Lung cancer is the leading cause of cancer mortality for both men and women in the US. Lung cancers are typically found at advanced stages, when treatment options are limited and as a result, mortality rates are high. Early detection is key with lung cancer, and recent studies have found a significant survival benefit to patients who have low dose CT scans to identify lung cancer at its earliest stages.
New Medicare guidelines will provide coverage to high-risk seniors for low dose CT screening studies, beginning in 2015. Many private insurers will also be covering the screening test for individuals who are at high-risk.
Over the past year, community hospitals in the Lower Hudson Valley have been courted by large, out-of-town health care networks, with many marching down the aisle to cast their future with giant health systems.
But these mergers may not lead to relationships that satisfy everyone.
Hospitals tout the benefits of joining bigger health systems as better coordinated health care and efficiencies of scale resulting in lower costs.
They can bring new services to an area – even areas like Westchester and Rockland already served by plenty of well-equipped and well-staffed medical centers. The consolidations also put hospital systems in a better position to qualify for a chunk of the $8 billion in Medicaid redesign money the state is doling out.
Should consumers shop for the best deals–or any deals–when it comes to their health care? Don’t miss this interactive video JournalCast, moderated The Wall Street Journal’s health columnist Melinda Beck and featuring a panel of health-care experts from across the country.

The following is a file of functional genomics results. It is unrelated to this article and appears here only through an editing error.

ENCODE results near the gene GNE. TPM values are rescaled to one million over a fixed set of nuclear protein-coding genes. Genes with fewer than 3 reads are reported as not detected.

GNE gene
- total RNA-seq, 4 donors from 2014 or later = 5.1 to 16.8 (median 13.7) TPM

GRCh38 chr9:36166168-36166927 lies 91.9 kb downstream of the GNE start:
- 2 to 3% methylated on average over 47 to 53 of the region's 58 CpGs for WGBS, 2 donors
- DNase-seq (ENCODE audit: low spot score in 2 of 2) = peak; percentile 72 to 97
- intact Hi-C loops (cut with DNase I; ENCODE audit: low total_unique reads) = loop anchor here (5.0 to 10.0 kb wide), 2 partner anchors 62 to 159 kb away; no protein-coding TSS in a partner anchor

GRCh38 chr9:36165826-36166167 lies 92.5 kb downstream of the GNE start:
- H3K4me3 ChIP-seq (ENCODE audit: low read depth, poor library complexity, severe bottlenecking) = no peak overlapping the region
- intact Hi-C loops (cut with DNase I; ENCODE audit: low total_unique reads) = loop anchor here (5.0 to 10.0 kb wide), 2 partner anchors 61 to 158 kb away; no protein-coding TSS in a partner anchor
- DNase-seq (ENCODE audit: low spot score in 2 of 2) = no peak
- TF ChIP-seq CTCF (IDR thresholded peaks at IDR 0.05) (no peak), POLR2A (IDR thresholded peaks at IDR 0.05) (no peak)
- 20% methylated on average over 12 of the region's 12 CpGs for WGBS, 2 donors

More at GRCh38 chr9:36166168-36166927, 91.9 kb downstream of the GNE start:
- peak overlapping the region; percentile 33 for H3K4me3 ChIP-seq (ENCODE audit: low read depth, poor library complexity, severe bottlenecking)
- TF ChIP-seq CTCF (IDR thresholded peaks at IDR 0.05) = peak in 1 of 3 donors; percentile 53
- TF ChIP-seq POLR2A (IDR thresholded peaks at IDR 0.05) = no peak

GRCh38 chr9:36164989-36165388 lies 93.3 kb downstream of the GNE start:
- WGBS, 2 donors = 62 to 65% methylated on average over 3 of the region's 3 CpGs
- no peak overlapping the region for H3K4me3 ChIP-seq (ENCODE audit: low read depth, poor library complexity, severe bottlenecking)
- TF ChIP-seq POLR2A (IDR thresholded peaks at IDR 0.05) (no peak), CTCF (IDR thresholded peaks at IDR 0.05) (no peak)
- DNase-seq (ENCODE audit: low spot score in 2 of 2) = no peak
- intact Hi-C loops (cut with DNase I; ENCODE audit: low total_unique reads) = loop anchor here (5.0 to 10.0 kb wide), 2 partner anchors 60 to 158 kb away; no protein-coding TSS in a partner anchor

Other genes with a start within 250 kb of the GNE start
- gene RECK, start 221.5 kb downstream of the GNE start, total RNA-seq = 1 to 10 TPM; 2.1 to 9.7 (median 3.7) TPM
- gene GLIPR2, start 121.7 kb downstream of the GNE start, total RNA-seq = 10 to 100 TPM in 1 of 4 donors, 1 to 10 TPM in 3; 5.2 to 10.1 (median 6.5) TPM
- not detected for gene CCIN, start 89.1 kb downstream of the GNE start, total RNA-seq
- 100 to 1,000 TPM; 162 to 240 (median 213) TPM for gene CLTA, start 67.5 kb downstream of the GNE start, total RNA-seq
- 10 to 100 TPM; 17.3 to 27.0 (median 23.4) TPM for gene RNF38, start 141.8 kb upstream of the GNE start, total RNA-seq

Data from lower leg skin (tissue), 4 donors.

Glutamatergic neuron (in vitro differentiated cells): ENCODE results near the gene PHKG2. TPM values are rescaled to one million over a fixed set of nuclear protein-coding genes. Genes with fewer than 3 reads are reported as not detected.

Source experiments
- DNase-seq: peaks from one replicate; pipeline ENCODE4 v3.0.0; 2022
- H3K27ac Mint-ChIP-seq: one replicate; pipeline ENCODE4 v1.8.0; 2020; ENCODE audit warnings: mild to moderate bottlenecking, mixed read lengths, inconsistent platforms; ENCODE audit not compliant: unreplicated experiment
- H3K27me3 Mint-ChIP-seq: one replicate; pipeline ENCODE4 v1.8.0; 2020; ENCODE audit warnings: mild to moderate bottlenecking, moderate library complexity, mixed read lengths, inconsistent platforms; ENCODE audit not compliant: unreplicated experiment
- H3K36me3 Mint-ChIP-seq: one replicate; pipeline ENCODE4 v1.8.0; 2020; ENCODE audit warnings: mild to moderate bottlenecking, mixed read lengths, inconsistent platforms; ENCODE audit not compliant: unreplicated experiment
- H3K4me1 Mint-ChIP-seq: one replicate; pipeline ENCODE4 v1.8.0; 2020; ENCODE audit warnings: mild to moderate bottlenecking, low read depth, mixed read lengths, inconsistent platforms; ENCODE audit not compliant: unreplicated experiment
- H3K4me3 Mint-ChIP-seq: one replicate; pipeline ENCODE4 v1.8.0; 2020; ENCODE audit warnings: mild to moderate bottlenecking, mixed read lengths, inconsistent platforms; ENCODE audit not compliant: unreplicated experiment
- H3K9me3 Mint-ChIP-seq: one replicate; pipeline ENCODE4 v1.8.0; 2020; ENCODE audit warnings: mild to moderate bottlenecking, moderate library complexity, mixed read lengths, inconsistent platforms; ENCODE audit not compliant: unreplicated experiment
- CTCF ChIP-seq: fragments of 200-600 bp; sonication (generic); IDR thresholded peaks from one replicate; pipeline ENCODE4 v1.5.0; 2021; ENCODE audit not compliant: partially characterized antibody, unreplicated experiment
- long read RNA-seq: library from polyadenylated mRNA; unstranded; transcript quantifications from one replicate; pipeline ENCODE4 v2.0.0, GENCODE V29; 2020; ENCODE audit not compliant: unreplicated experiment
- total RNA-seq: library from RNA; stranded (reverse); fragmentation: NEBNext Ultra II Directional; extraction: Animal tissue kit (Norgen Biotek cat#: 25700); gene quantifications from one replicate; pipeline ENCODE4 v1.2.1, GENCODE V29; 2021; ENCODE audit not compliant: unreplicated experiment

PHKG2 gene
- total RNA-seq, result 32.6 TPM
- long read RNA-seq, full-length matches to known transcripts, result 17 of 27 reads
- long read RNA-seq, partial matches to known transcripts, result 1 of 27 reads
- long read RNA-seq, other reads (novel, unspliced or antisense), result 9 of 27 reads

Video Panelists Include:
- Ardis Dee Hoven: President, American Medical Association
- Jeffrey Rice: President and CEO, Healthcare Bluebook
- Suzanne Delbanco: Executive Director, Catalyst for Payment Reform
The Wall Street Journal
It’s a simple idea, but a radical one. Let people know in advance how much health care will cost them—and whether they can find a better deal somewhere else.
With outrage growing over incomprehensible medical bills and patients facing a higher share of the costs, momentum is building for efforts to do just that. Price transparency, as it is known, is common in most industries but rare in health care, where “charges,” “prices,” “rates” and “payments” all have different meanings and bear little relation to actual costs.
Save big at independent facilities. Different facilities charge vastly different prices for x-rays and tests. For example, the average in-network cost of an MRI at a hospital is $1,145, but the average in-network cost at an independent radiology facility is just $560, says Kang. “The radiologist is the same. The only difference is where the procedure is done,” he says.
If you haven’t met your policy’s annual deductible, you could save $585 by going with the lower-cost facility. But even if you have met your deductible and you’re on the hook only for a 20% coinsurance payment, choosing the independent radiology facility could still save you $117 in out-of-pocket costs.
“When doctors order a lab test or an x-ray, they write a requisition form,” says Kang. “But as with a prescription, you’re free to fill it at any facility. People don’t understand that.”
Diagnostic radiology procedures have become a major target of Medicare reimbursement cuts. The impression is that these expensive tests are a chief contributor to the rising cost of healthcare. However, imaging costs vary according to where they are performed.
To understand where the imaging costs were the highest and how best to improve cost savings without limiting access to tests, researchers undertook an evaluation of Medicare Part B data to assess which tests were being performed, by whom, and in what settings.